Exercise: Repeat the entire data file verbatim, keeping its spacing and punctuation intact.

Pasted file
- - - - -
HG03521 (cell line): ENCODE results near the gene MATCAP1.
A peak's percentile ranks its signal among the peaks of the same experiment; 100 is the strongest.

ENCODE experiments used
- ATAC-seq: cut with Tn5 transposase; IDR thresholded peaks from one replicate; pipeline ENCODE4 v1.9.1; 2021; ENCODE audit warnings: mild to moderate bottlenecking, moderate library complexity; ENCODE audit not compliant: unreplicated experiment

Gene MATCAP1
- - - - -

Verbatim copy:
HG03521 (cell line): ENCODE results near the gene MATCAP1.
A peak's percentile ranks its signal among the peaks of the same experiment; 100 is the strongest.

ENCODE experiments used
- ATAC-seq: cut with Tn5 transposase; IDR thresholded peaks from one replicate; pipeline ENCODE4 v1.9.1; 2021; ENCODE audit warnings: mild to moderate bottlenecking, moderate library complexity; ENCODE audit not compliant: unreplicated experiment

Gene MATCAP1